Most of today's homebuilders no longer use traditional ceiling joists and roof rafters to frame a roof. Instead, they install a prefabricated roof, which makes for a simpler construction process and speeds up the building of a house. Roof trusses consist of triangular-shaped wood structures constructed in a factory. Usually, manufacturers design trusses to support the roof structure by transferring the load to the exterior wall sections of the home. The home's design determines the style of truss that will be used in the construction.
Video of the Day
Gable End Frame
The gable roof has the typical "A" appearance most people associate with the roof of a home. Builders install gable end frames above each of the end walls of a home. This truss style allows the contractor to eliminate the time it takes to build the end wall to match the slope of the home's roof. For a gable end truss to serve its purpose, the architect must integrate the truss into the wall's design, and the manufacturer must build the truss to the correct specifications. Generally, the truss does not have a load-bearing purpose, which means transference of the roof's load to the outside walls. However, some specifications may call for the design of the end gable frames to carry some or the entire load over end walls that have openings.
The most frequent truss design employed in construction is, as its name implies, the common truss. It has a true triangular shape. This truss has a few variations, such as the Howe, Fan Fink or King Post. The names refer to the different elements of the trusses' design. For example, the Howe truss has the "A" design with diagonal boards secured between vertical components. The load, spacing and span (distance from outside wall to outside wall) determines the type of common truss. In a typical roof design, the builder secures common trusses between gable end trusses to support the roof structure.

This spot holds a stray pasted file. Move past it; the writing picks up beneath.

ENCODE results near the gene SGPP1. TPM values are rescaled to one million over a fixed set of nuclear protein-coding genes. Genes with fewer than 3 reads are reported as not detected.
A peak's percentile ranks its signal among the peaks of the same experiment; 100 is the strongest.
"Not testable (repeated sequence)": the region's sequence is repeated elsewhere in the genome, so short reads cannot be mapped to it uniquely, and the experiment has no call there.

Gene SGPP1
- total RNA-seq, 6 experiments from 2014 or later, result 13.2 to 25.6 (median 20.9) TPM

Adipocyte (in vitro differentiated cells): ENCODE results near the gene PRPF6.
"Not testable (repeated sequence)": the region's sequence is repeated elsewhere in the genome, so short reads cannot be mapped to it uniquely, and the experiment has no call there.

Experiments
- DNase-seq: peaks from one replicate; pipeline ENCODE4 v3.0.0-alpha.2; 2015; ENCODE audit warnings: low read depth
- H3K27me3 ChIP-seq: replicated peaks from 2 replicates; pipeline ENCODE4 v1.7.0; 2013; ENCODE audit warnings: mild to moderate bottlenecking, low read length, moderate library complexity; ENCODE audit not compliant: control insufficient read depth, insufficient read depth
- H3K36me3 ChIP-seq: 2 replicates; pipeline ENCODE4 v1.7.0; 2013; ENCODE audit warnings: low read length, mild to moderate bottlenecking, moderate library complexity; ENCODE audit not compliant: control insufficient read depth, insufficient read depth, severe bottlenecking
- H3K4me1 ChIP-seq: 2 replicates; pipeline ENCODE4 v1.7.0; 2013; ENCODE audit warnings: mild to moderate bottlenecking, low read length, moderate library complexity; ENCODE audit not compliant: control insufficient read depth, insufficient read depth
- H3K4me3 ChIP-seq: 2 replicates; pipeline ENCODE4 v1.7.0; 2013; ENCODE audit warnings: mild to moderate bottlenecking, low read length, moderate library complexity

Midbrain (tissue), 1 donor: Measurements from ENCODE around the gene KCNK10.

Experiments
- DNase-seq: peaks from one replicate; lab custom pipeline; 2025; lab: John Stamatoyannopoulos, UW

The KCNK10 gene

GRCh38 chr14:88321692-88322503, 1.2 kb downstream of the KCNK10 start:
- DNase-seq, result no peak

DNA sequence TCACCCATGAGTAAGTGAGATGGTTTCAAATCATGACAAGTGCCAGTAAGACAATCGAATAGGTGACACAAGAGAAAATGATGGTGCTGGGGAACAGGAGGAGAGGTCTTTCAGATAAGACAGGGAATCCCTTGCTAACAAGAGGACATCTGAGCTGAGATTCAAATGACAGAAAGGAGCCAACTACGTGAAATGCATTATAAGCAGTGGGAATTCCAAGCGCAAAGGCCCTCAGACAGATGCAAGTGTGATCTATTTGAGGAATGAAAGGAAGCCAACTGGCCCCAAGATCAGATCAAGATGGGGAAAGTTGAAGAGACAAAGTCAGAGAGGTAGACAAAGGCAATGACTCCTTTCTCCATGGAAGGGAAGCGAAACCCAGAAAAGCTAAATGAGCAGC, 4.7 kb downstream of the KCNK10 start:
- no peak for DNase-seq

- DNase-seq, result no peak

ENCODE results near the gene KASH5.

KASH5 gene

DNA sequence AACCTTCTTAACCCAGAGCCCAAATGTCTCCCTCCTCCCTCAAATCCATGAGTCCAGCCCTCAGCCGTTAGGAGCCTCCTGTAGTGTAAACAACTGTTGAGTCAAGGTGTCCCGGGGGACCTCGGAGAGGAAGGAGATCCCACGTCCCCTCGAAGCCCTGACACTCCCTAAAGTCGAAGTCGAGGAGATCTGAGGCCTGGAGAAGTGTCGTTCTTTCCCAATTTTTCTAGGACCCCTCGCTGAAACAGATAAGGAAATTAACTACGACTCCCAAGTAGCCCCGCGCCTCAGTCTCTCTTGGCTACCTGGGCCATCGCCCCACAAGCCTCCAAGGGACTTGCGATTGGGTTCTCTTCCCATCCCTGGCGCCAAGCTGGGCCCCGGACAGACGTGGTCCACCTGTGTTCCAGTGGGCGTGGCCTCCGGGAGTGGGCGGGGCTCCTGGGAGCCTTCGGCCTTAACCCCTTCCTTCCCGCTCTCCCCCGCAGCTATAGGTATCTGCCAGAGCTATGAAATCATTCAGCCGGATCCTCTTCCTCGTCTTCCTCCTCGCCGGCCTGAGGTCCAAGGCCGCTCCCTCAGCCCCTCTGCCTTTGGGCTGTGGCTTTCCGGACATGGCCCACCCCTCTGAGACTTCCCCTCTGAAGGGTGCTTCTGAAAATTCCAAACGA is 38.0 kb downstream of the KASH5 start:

Scissors trusses enable the designer to provide flair to a home's design by the creation of a vaulted ceiling along the span of a room. The manufacturer constructs scissor trusses according to the slope of the roof in the part of the structure that has the vaulted ceiling. The builder uses standard or common trusses in other areas of the home with traditional flat ceilings. It's the slope of the roof that determines the appearance of the ceiling.
Parallel Chord Truss
If a homeowner wants to install insulation in a cathedral ceiling in a certain area of the dwelling, the designer may specify the installation of parallel chord trusses to obtain the necessary look. This truss allows the builder to install insulation much easier; however, the truss design uses wood components with steel braces that may reduce the energy efficiency of the home.